Top ten Fourth of July tracks
Declare your independence this July 4th with these righteous anthems.
Wed Jun 27 2012
Let's be real: Most of us don't spend July 4th discussing how proud we are to be American or reading copies of the Declaration of Independence poolside. Instead we show our allegiance to Old Glory by firing up the BBQ, throwing back some beers and turning up the stereo. In whatever way you choose to celebrate the 236th anniversary of this country ('tis of thee), we've put together ten freedom and independence-related tunes—plus ten bonus tracks—that will add sparks to any type of Fourth of July bash. America, fuck yeah!
RECOMMENDED: Fourth of July in NYC guide
"Independent Women Part 1" by Destiny's Child
Who doesn't love a girl who buys her own diamonds and her own rings—and doesn't need a cuddle sesh after a hookup? This Destiny's Child anthem for all the "women who independent" got so cozy in the No. 1 spot, it rested there for 11 weeks. Let's hear it for "All the honeys who makin' money / All the mamas who profit dollas."
"Born Free" by M.I.A.
British hip-hop star M.I.A. grew up in Sri Lanka, where her father joined the Tamil independence movement, so it's not surprising that she went on to make her own defiant statements. But in this 2010 politically infused chart topper, the musician pushed freedom boundaries a little too far, when her "Born Free" video was removed from YouTube for excessive violence (a 12-year-old gets shot in the head). “I’ll push my luck today,” declares M.I.A.—and push her luck she did.
"Freedom of '76" by Ween
For those of us not from Philly, the boys of Ween made us do a little detective work to understand this '94 summer tribute to the special cheese-steak–eating city, where on July 4, 1776, the United States adopted that oh-so-important declaration. Ween shows its Pennsylvanian allegiance by singing about famous Philly symbols: South Street, Fairmount Park, Woolworth's and Boyz II Men (who also have roots in the City of Brotherly Love). Use that little nugget of information at this week's Fourth of July BBQ.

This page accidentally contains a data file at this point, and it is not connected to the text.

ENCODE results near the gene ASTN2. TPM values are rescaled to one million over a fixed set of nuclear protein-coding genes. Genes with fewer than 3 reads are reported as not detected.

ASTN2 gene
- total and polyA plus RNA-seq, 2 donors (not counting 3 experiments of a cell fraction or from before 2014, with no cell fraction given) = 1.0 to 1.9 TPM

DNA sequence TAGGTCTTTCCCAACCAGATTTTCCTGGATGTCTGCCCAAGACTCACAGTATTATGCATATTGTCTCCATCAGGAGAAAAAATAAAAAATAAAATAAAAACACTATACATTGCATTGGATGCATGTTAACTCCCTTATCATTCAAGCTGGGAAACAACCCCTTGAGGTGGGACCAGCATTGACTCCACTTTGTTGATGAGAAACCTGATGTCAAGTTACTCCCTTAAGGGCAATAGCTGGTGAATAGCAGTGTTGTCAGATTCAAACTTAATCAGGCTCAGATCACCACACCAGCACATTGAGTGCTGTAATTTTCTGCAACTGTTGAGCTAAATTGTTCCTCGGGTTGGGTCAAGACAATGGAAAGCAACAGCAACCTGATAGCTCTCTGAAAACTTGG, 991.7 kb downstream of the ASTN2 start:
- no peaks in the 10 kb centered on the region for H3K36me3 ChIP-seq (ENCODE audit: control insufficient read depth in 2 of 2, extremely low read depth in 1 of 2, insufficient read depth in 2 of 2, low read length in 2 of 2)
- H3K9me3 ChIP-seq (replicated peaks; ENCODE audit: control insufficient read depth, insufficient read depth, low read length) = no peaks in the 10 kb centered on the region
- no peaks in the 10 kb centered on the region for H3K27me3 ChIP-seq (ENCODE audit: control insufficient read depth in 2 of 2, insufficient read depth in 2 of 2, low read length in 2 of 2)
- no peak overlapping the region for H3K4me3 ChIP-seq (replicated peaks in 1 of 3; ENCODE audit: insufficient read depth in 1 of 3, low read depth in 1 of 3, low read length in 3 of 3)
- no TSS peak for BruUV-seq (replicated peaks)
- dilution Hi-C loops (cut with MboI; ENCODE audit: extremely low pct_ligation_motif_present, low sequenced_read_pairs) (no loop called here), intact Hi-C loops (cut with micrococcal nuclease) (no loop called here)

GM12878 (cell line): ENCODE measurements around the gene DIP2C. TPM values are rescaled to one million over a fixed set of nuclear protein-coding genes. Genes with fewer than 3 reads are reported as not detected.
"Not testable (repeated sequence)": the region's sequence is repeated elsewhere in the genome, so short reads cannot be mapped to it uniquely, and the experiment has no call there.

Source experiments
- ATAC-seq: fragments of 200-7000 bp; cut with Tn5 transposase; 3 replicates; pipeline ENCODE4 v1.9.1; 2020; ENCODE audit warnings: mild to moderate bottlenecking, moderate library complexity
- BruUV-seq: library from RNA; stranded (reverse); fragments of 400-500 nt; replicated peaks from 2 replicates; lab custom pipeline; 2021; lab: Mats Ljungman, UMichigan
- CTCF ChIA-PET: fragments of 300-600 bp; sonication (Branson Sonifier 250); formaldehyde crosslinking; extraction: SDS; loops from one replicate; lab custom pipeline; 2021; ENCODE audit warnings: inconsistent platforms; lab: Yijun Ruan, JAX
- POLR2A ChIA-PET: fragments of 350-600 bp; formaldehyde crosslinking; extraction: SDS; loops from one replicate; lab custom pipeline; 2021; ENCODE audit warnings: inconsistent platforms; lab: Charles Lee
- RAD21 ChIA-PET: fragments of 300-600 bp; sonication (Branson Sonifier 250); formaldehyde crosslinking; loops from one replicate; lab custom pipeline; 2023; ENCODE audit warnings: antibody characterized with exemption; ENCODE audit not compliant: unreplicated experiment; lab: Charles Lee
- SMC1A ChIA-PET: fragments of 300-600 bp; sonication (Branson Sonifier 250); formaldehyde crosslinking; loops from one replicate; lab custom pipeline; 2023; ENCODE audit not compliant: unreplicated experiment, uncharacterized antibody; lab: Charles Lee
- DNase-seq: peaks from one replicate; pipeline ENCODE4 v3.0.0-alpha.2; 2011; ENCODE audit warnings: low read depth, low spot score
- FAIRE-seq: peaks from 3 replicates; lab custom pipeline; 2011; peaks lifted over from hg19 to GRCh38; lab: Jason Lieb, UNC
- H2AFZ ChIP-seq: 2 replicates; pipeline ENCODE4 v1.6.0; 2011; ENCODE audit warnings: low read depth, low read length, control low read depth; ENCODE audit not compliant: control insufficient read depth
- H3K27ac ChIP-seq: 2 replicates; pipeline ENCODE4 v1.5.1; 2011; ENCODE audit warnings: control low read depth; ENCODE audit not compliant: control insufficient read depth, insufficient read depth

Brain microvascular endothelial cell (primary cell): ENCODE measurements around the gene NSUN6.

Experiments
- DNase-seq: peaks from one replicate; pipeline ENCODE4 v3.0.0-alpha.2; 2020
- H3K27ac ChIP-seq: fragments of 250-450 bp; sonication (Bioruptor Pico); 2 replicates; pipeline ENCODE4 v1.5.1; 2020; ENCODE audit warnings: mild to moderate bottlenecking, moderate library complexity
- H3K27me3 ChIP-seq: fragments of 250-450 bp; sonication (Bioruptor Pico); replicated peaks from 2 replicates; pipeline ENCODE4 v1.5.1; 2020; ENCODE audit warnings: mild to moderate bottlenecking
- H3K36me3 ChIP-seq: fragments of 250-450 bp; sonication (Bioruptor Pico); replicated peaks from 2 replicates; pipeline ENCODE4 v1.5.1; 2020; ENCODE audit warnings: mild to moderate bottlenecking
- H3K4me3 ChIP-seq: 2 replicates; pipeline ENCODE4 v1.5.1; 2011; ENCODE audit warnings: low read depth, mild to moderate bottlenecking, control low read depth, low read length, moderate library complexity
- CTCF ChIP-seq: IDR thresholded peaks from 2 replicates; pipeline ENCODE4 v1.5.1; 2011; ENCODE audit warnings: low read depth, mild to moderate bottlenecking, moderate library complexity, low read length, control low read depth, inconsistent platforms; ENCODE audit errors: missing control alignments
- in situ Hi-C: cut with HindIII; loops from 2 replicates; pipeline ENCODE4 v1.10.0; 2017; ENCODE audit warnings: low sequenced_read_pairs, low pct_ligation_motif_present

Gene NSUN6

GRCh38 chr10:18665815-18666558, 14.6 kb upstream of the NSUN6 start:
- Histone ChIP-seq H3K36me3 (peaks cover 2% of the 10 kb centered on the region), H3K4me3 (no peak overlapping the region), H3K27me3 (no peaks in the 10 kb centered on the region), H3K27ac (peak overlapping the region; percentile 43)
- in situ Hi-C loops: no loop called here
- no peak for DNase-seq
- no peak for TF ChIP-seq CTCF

"Since U Been Gone" by Kelly Clarkson
American Idol Kelly Clarkson transformed the typical bitter breakup song into a "screw you, your loss" female-empowerment anthem that earned her a Grammy for Best Female Pop Vocal Performance. What better way to celebrate our country's birthday shindig with a shout-out for female independence.
"Freedom! '90" by George Michael
Finally ditching the highlighter-colored shorts and going solo after his stint in the musical duo Wham!, George Michael released "Freedom '90!," an ultra-upbeat breathy ode to his newfound identity. Cutting the cord with high-school bud Andrew Ridgeley proved tricky when Michael's version of "Freedom" had to be appended in order to avoid confusion with Wham!'s 1984 hit "Freedom." While paying your allegianceto the flag, be sure to crank up "Freedom! '90" not the '84 tune—unless you're prepared to throw on some neons.
"I'm Coming Out" by Diana Ross
You can read "I'm coming out" whichever way you want in this dancey disco classic in which Motown mama Diana Ross sings about not being afraid to show her true colors: "I've got to show the world / All that I want to be / And all my abilities." So like Diana, show your red, white and blue this Fourth, whatever shades they may be.
"Redemption Song" by Bob Marley
As he neared the end of his career after battling with cancer, the reggae icon left fans with this last single before his death in 1981. "Redemption Song" sums up what Bob Marley fought for: "Won't you help me sing / These songs of freedom / 'cause they all I ever had / Redemption songs."
"Rockin' in the Free World" by Neil Young
In celebration of a country built on free speech, Young had no shame about savagely attacking the politics of the '80s as he peppered government-centric lyrics with talk of rampant consumerism: "We got a kinder, gentler, machine gun hand / We got department stores and toilet paper / Got Styrofoam boxes for the ozone layer." Since the fall of the Berlin Wall, Young's command to "keep on rockin' in the free world" established this ballad as a go-to freedom track.
"Free Bird" by Lynyrd Skynyrd
This seemingly never-ending Southern-rock ballad quickly became a Lynyrd Skynyrd staple when crowds would erupt in bouts of anger if the band swerved from playing the 14-minute half-guitar, half-vocal mélange. "Free Bird" became an iconic freedom cry about a man who needs some breathing room from his lady, thanks to guitarist Allen Collins's wife, who asked her soon-to-be-husband, "If I leave here tomorrow, would you still remember me?"
"Freedom" by Rage Against the Machine
Appropriately placed last on our list, this '94 Americana criticism is known for being Rage Against the Machine's classic show-closer due to vocalist Zach de la Rocha's metal infused animalistic growls of "FREEEEEDOM!" Never ones to disguise their disgust with corporate America, RATM echoes the complaints our forefathers had against England: "We will not bow down to injustice / We will not bow down to exploitation, I'm gon' stand."